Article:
She has performed with the Royal Philharmonic Orchestra, Hallé Orchestra, London Mozart Players, London Philharmonic Orchestra, English Chamber Orchestra, Scottish Chamber Orchestra, Ulster Orchestra, Manchester Camerata, Royal Liverpool Philharmonic Orchestra, BBC Concert Orchestra, and Northern Sinfonia. She has been the featured soloist at major British venues including Manchester’s Bridgewater Hall, London’s South Bank auditoria, and the Barbican Centre and has performed in Germany, Switzerland, France, Italy and the USA. She gave the World Premiere of Britten’s Three Character Pieces.

Sarah Beth Briggs has also performed as pianist in several acclaimed chamber groups including Trio Melzi  www.zen67439.zen.co.uk/_SarahBethBriggs/pages/main_fr_direct_ens_melzi.htm     which celebrated its tenth anniversary in 2010. As a chamber musician, she has featured on BBC2 and Radio 3. In addition to her chamber music coaching and tuition at York University she has given master classes throughout the UK and in the USA. Her concerto performances have led to appearances in many countries, engagements with the Vienna Chamber Orchestra and a series of concerts at San Francisco’s Midsummer Mozart Festival.

Sarah Beth Briggs’ recordings for Semaphore include a disc of Beethoven, Brahms, Britten and Rawsthorne; Haydn, Mozart, Bartok, Brahms and Chopin; and Beethoven, Haydn and Mozart.

A new release from Semaphore features Sarah Beth Briggs performing Mozart’s Fantasy in C minor, K475, Beethoven’s Sonata in C Minor, Op.13 ‘Pathetique’ and Schubert’s Sonata in B flat Major, D960.


From the sense of anticipation in the opening Adagio of Mozart Fantasy in C minor, Sarah Beth Briggs develops a beautifully paced development. There is a fine purity of sound to her playing, yet later, as the Allegro arrives, she so naturally brings fluid dramatic playing. Her poise in the quieter sections really points up the more passionate passages and there is a real sense of overall form.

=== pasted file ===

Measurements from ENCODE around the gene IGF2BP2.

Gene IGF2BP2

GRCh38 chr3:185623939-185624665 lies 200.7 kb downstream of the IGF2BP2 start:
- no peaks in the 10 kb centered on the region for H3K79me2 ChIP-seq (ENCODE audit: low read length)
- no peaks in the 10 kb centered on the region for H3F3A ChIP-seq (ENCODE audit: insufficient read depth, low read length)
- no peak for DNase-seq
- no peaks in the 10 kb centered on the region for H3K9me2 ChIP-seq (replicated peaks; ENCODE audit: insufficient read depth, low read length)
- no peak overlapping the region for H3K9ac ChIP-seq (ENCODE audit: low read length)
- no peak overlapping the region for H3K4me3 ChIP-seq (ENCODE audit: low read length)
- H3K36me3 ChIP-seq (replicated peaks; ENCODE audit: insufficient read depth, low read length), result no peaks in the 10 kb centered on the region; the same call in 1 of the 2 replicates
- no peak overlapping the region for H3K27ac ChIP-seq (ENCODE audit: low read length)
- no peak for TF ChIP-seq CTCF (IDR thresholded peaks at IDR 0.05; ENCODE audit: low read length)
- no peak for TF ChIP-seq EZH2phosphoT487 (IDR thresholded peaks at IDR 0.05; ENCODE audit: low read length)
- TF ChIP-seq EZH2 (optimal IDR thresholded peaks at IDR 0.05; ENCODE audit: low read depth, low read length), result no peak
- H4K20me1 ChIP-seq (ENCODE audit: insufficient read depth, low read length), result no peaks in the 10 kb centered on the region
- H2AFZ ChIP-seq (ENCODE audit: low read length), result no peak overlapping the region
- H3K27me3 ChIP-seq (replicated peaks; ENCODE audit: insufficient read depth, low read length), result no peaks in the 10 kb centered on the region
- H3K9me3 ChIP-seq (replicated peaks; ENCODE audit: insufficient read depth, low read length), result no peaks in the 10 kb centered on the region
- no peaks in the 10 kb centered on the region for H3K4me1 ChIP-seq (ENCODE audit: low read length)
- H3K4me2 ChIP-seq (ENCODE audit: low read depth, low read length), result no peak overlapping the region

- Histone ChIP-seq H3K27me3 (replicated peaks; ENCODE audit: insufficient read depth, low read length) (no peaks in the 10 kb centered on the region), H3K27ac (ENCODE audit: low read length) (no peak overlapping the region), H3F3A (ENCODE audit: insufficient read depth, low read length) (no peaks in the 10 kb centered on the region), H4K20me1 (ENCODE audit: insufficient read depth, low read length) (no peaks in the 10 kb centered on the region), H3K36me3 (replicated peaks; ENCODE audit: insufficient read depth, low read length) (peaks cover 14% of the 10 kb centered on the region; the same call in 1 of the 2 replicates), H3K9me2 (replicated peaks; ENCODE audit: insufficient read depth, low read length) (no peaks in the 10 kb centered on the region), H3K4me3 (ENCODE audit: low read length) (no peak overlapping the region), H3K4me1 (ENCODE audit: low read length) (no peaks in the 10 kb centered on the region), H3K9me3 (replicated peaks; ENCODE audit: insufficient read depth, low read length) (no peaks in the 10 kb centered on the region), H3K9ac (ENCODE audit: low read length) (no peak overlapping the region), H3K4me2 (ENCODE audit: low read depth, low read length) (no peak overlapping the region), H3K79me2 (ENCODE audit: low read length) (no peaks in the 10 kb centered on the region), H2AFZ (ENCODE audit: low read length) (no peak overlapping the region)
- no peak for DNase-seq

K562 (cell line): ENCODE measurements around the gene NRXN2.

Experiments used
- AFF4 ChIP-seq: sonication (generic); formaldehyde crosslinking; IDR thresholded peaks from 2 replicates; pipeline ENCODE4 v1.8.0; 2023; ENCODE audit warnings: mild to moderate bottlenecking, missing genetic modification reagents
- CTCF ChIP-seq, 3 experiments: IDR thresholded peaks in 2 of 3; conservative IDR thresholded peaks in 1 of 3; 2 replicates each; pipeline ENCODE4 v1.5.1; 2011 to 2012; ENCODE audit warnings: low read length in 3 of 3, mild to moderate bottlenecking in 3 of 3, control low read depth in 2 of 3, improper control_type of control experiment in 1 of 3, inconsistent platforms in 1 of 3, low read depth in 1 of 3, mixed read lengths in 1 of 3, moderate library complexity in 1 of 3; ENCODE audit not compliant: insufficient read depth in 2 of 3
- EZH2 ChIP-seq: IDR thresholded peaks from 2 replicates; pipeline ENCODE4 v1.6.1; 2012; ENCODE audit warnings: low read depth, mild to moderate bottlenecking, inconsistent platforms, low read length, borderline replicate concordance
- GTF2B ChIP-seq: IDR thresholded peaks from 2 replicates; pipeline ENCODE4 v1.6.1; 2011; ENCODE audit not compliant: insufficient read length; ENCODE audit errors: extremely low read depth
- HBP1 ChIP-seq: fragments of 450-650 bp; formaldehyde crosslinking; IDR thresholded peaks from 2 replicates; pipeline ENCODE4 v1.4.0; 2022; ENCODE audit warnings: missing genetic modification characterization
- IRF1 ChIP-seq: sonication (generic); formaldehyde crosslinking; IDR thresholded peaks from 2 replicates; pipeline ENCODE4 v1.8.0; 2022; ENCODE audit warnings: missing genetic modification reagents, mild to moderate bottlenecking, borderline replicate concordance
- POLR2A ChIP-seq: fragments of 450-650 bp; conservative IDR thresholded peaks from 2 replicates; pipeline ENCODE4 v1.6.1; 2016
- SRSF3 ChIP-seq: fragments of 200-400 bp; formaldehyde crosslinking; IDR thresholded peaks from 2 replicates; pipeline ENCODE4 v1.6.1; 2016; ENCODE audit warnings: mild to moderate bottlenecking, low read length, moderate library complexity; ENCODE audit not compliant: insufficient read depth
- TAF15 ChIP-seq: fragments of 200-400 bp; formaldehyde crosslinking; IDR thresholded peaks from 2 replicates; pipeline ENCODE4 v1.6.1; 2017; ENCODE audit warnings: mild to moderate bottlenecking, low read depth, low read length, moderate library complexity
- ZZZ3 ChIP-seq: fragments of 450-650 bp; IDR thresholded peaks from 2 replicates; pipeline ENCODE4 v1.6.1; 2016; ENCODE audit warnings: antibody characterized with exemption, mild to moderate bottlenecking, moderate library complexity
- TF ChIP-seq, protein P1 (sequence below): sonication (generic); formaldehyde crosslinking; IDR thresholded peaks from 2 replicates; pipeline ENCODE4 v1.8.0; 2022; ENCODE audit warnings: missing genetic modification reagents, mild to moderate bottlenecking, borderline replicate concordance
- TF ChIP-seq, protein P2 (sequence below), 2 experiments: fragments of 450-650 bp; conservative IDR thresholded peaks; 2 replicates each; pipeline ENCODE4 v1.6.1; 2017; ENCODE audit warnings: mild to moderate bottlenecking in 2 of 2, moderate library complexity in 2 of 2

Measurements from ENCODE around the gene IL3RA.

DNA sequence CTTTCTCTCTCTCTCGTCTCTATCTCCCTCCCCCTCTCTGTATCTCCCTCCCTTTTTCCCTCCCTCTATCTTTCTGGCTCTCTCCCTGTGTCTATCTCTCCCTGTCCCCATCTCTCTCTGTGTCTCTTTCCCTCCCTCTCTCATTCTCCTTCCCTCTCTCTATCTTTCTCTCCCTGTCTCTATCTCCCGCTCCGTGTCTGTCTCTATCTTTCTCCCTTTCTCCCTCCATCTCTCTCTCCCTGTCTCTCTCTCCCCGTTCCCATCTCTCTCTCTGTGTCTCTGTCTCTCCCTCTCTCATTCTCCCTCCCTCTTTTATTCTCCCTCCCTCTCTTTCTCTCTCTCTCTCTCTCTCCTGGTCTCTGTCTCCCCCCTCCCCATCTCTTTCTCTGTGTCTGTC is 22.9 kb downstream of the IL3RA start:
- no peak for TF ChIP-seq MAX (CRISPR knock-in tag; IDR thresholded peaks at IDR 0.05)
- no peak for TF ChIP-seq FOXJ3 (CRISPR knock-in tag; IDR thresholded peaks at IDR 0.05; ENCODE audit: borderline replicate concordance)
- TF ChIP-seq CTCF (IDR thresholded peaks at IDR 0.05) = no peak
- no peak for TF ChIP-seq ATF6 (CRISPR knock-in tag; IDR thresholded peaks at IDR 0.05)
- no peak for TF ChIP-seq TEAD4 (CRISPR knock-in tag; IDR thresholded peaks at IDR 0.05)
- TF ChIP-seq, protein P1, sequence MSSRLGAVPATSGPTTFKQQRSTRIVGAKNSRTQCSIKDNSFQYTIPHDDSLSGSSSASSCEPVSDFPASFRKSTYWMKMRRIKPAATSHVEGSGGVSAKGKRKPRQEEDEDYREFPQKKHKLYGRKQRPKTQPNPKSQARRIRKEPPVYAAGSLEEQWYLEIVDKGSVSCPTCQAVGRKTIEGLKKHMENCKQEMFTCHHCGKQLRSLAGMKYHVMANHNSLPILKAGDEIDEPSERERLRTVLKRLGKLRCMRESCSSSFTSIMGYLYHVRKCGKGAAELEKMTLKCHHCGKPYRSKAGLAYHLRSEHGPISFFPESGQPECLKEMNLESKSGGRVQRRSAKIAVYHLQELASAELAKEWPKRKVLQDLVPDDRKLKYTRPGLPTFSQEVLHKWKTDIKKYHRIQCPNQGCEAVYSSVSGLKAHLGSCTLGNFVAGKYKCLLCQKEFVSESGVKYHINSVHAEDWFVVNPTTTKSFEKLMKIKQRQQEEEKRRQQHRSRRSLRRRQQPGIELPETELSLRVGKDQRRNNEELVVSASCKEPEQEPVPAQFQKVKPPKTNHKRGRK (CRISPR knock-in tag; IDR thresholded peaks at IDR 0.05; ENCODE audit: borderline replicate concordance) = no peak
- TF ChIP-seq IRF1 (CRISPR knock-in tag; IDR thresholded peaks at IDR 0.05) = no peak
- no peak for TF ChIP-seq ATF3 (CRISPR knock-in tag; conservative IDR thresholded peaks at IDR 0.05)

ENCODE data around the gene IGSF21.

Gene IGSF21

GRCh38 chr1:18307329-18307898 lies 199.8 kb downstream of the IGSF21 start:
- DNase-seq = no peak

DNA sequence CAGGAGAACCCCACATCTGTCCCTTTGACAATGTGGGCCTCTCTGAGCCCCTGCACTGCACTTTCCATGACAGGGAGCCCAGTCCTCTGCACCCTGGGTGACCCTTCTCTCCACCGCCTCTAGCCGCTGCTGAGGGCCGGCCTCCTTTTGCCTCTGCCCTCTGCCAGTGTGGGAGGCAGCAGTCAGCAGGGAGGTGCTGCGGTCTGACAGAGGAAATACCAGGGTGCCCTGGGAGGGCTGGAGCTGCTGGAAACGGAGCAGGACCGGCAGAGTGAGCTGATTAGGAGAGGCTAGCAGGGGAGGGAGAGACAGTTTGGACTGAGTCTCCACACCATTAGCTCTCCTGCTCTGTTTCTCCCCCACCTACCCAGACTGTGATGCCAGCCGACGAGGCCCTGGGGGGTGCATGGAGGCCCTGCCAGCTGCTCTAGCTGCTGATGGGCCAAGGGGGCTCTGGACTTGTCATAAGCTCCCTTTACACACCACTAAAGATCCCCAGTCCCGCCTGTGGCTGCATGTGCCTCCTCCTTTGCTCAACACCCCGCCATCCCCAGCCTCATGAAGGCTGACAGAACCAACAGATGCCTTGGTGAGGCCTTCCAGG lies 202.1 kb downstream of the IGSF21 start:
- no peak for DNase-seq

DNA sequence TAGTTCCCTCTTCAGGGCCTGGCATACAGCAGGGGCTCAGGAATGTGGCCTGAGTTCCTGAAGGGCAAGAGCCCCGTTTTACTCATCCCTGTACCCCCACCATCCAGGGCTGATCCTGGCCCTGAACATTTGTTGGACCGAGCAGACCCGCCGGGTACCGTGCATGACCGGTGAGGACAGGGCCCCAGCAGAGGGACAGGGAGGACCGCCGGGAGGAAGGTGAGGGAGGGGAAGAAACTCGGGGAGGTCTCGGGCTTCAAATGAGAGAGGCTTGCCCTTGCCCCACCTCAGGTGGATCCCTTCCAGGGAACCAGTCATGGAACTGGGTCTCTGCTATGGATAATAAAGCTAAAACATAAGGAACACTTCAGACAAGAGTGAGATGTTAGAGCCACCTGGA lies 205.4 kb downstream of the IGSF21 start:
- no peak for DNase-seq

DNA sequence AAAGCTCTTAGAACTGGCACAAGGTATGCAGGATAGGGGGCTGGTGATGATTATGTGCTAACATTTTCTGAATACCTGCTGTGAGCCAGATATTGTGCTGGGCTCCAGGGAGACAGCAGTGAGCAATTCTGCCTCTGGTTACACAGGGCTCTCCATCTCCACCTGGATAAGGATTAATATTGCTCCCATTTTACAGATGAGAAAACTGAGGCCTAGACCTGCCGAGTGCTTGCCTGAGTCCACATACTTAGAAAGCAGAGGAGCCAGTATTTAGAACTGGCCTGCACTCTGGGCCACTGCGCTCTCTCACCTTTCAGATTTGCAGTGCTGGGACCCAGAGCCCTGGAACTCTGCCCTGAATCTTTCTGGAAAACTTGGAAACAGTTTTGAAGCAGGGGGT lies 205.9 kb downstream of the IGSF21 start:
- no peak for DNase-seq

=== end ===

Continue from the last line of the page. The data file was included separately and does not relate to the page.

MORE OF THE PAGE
Sarah Beth Briggs follows on naturally in Beethoven’s Pathetique Sonata taking the quiet, Grave opening quickly into the drama of Beethoven, obviously sensing connections. With the arrival of the Allegro di molto e con brio we hear Briggs’ terrific rhythmic bounce, fine articulation and ability to drive this music forward without any sense of being hurried. Again the sense of anticipation she develops in the quieter, more meditative moments, is thrilling, her control of tempi adding so much interest to the music.

In the lovely flowing Adagio cantabile this pianist brings out all the delicate subtleties and, for all the calm, one can sense an underlying tension. She knows just how to phrase the music to great effect. She opens with a fairly understated Rondo: Allegro before developing this music with playing of great fluency and articulation, building to some terrific playing. Sarah Beth Briggs gives such refined playing that always retains clarity and poise.

It is Briggs’ fine control and sense of overall architectural form that marks out her playing of Schubert’s last great Piano Sonata in B flat Major D960. There is, right from the start of the Molto Moderato, a feeling of great things about to happen. As she builds up the development, her persuasive expression and control add to the drama and sense of expectation. The four repeated notes that appear, surely influenced by Beethoven, are almost threatening in their intensity. She has the full measure of the scope of Schubert’s great creation with such fine dynamics and phrasing. How she colours some of the quieter little phrases is rather magical.

This pianist brings a terrific atmosphere to the opening of the Andante Sostenuto, quiet haunting in character, until it becomes more expansive. There is some lovely playing after the opening tempo returns later on, leading to the tranquil coda. The Scherzo. Allegro Vivace con delicatezza brings relief from the intensity of the Andante with some very fine playing, such a lovely touch, so light, sprung and nimble, a joy to listen to, so exquisitely done.

The Allegro ma non troppo is no less joyful with Sarah Beth Briggs providing playing that is full of rhythmic panache as well as reflecting every contour of the music. There is no lack of drama in the more passionate sections where Briggs really throws herself into it with playing of great thrust and impetuosity.